Remains of Roman Mercenary and His Sword Unearthed in Wales
Significant historical finds have been unearthed at Five Mile Lane in Wales that astonished the workers undertaking a road improvement project there – a Roman mercenary buried with his sword, Celtic farming tools from the Iron Age, ancient burial sites, and the remnants of a group of round houses, reports Barry and District News UK .
Archaeologists believe they have unearthed the human remains of a Roman Mercenary at the Five Mile Lane site in Wales. ( Rubicon Heritage Services Ltd )
Unearthing a Roman Mercenary in Wales
Barry, a town in the Vale of Glamorgan, is located on the north coast of the Bristol Channel, in the southeast of Wales. Roman presence here is not unsurprising because of previous discoveries, including several farmsteads on the site of Barry Castle and Biglis, and a magnificent 3rd century Roman 22-room building, with cellars, a central courtyard which was discovered in 1980. The find at Glan-y-mor was believed to be associated with naval activity, a supply depot perhaps.
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“It’s great to learn that the archaeological study at Five Mile Lane has uncovered such a detailed history of the area,” said Emma Reed, head of neighborhood services and transport, when discussing the current find. “The scheme has uncovered fascinating and at times surprising remains, that help us to understand the shaping of the agricultural landscape that we see today.”
The excavations at Five Mile Lane uncovered what has been termed a “multi-period landscape” with various human settlements dating back to the Neolithic period, before it became a “wealthy Roman farmstead,” explains the Story Map Tour of the site. Amongst the finds, archaeologists unearthed what they believe to be the remains of a Roman mercenary, along with his sword.
Example of Roman pottery discovered at the Five Mile Lane site in Wales. ( Rubicon Heritage Services Ltd )
The Romans and their Conquest of Wales
This entire Welsh region did not exist in the way we know it today – in fact, there was no Wales geographically. The entire region consisted of Celtic peoples , organized into many tribes, who as such shared no social or political unity. Even when the Romans arrived, they did not give the geographical area any distinct name or identity.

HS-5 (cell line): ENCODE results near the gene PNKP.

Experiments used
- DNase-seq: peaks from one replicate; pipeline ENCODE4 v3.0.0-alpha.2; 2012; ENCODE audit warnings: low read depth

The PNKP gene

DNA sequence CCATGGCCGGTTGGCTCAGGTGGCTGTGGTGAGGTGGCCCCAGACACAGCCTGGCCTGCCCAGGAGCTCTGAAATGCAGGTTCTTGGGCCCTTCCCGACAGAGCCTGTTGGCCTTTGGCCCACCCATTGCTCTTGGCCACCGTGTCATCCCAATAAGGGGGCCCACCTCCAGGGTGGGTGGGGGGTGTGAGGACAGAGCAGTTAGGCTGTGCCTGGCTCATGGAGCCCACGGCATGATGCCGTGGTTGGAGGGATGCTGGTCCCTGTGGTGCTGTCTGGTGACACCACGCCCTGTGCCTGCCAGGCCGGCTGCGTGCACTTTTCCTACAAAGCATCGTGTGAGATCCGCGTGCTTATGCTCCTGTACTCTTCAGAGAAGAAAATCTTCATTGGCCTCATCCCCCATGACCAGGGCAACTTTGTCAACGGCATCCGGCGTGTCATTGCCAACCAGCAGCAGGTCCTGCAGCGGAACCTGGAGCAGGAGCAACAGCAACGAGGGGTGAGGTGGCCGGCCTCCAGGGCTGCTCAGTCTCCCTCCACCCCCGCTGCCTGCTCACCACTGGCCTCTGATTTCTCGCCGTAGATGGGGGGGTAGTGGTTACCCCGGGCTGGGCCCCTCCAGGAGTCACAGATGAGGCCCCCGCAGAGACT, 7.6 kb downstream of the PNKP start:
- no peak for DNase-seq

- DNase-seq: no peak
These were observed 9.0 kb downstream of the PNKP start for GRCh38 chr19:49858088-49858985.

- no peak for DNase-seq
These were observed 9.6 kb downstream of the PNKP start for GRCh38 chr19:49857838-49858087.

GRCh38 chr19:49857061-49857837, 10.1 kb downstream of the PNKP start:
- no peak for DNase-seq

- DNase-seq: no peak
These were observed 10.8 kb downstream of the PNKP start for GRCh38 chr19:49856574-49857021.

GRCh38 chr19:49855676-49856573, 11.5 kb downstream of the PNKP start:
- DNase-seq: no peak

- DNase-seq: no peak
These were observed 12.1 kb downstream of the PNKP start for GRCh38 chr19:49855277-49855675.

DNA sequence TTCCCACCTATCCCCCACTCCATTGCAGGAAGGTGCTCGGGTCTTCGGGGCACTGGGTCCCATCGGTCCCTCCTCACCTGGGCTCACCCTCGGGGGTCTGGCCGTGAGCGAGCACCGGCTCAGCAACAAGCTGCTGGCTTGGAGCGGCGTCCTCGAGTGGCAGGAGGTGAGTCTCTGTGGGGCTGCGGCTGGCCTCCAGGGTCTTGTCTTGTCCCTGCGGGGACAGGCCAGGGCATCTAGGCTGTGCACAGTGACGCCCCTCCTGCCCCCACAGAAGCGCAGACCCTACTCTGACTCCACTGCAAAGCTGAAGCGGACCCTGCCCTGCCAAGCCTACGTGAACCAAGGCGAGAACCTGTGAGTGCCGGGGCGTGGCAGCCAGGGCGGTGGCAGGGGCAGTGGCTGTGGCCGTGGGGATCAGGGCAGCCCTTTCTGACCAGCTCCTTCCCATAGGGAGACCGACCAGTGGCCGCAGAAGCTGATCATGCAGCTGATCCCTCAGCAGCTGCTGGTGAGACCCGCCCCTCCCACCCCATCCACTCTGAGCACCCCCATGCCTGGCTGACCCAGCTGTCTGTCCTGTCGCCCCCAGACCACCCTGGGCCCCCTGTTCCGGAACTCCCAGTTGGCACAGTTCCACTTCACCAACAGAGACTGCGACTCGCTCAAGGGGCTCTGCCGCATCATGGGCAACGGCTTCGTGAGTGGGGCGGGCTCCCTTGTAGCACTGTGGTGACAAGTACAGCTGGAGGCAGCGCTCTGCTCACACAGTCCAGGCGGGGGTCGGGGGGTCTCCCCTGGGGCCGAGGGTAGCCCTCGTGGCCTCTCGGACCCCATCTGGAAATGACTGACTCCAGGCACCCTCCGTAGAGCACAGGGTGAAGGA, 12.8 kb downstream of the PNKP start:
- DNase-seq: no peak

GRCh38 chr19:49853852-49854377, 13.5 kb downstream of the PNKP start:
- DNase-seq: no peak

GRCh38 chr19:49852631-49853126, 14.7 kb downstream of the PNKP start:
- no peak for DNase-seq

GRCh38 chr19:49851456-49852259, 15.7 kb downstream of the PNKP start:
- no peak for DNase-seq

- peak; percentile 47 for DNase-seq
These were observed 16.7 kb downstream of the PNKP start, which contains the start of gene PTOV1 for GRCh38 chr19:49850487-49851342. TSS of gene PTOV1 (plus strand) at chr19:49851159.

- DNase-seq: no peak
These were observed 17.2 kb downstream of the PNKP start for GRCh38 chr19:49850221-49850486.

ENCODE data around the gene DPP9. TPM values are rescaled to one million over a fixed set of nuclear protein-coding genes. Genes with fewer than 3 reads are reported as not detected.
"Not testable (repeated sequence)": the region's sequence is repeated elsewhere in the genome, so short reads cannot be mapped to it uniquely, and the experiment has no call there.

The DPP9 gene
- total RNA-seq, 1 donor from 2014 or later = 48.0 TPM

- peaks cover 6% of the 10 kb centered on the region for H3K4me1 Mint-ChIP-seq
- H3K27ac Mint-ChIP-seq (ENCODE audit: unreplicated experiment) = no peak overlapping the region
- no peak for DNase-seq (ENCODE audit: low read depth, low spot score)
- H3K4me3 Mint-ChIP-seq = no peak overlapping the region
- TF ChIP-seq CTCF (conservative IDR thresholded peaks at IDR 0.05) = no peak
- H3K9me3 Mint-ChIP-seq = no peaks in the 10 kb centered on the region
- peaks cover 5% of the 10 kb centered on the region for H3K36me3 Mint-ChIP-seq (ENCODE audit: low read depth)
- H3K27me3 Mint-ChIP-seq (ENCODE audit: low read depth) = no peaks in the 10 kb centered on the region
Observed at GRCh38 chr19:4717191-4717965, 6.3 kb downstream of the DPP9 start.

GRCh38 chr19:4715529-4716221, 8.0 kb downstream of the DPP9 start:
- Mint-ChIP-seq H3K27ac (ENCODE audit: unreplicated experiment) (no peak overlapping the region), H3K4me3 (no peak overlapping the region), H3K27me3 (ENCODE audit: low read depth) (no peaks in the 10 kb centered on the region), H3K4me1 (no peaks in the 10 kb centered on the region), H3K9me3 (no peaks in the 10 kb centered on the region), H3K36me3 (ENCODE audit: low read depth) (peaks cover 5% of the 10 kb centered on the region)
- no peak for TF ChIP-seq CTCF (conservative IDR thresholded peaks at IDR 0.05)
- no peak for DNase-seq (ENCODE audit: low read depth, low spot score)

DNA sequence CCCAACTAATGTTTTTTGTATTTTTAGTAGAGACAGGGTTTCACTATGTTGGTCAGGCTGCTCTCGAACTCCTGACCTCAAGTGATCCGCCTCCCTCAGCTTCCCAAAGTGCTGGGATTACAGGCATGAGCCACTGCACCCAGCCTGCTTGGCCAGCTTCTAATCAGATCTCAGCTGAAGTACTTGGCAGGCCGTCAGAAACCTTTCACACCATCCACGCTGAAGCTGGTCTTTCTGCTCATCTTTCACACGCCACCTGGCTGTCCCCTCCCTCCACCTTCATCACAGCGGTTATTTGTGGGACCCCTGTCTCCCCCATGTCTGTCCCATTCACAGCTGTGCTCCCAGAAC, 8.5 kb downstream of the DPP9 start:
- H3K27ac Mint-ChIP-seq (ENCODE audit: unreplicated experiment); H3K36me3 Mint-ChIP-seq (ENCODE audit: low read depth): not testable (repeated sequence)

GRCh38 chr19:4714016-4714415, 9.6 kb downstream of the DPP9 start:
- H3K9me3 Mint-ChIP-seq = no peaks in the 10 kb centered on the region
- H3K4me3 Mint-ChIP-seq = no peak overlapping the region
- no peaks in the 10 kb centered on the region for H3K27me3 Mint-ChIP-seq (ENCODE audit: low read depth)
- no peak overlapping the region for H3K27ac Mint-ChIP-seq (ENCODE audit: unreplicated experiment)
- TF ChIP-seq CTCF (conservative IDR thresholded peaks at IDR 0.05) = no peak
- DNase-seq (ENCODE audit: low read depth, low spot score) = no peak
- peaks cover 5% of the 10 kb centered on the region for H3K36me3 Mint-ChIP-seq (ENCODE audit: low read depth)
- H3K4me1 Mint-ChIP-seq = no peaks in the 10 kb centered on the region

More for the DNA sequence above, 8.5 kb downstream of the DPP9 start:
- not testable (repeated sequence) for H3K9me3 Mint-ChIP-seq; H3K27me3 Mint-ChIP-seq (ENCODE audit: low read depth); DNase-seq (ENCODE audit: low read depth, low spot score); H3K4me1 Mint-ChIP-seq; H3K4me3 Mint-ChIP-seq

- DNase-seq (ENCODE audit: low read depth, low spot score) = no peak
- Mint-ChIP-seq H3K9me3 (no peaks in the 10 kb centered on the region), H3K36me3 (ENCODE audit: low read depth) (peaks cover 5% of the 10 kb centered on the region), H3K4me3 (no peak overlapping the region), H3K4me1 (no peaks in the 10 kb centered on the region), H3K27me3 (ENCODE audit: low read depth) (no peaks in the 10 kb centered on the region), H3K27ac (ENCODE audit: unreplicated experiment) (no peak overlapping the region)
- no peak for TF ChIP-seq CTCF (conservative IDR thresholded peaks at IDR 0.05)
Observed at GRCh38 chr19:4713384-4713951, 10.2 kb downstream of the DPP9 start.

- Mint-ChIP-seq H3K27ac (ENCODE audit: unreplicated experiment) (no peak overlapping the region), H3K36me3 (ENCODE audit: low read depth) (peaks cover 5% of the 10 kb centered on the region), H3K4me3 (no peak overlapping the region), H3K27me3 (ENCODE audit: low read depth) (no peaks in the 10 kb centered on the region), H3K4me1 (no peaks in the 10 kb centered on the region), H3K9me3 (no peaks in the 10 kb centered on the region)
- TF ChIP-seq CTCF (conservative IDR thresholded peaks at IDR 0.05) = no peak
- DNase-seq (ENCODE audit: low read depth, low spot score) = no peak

When the Roman forces began their conquest of Britain in 43 AD, it would be only five more years before they reached the borders of current day Wales, writes Ben Johnson for Historic. The conquest of the region would take another 30 years, and was completed by 78 AD. The Romans stayed in the region till almost the end of the 4th century – 383 AD to be precise.
One of the Celtic tribes who violently opposed the Romans were the Silures, incidentally from the southeast Wales region. They valiantly defended their land between 49 and 75 AD, but eventually could not match the firepower and terrestrial strength of the Roman army .
The traditional way of living and habitation for the Welsh tribes, were circular timber farmhouses, reports Barry.cymru. The Romans introduced substantial stone houses, which became the dominant mode of architecture by the 2nd century. The elites would replace these with fully fledged villas with amenities like central heating , baths, wall plaster, mosaics.
In this particular area, the Romans would also build several roads, something that they were noted for during their reign. Nowadays several roads have been built in the area, including the arterial A48 that runs through the heart of Vale of Glemorgan. In and around these roads, several important archaeological discoveries have been made including Roman coins , jewelry, and sometimes weaponry.
Archaeologists also uncovered the remains of a Bronze Age burial monument. ( Rubicon Heritage Services Ltd )
Moving Forward with the Finds
After analysis of remains, the excavated remains will be sent to the National Museum of Wales, and archaeologists will publish their detailed academic findings by the end of the year. More details can be found on the council’s website, including a link to the interactive story map. The excavation work carried out between 2017 and 19 was sponsored by the National Museum of Wales, Cardiff University, and the Glamorgan-Gwent Archaeological Trust, reports Wales Online .
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“It was a privilege for our team to have delivered a project which added so many new discoveries about the archaeology and history of the Vale of Glamorgan,” stated Mark Collard, Director of Red River Archaeology Group, which includes Rubicon Heritage Services Ltd. “We are very pleased to be able now to share the results in such an accessible format with the communities of the area.”
Top image: Skeletal Remains at Five Mile Lane near Barry in Wales. Source: Rubicon Heritage Services Ltd
By Sahir Pandey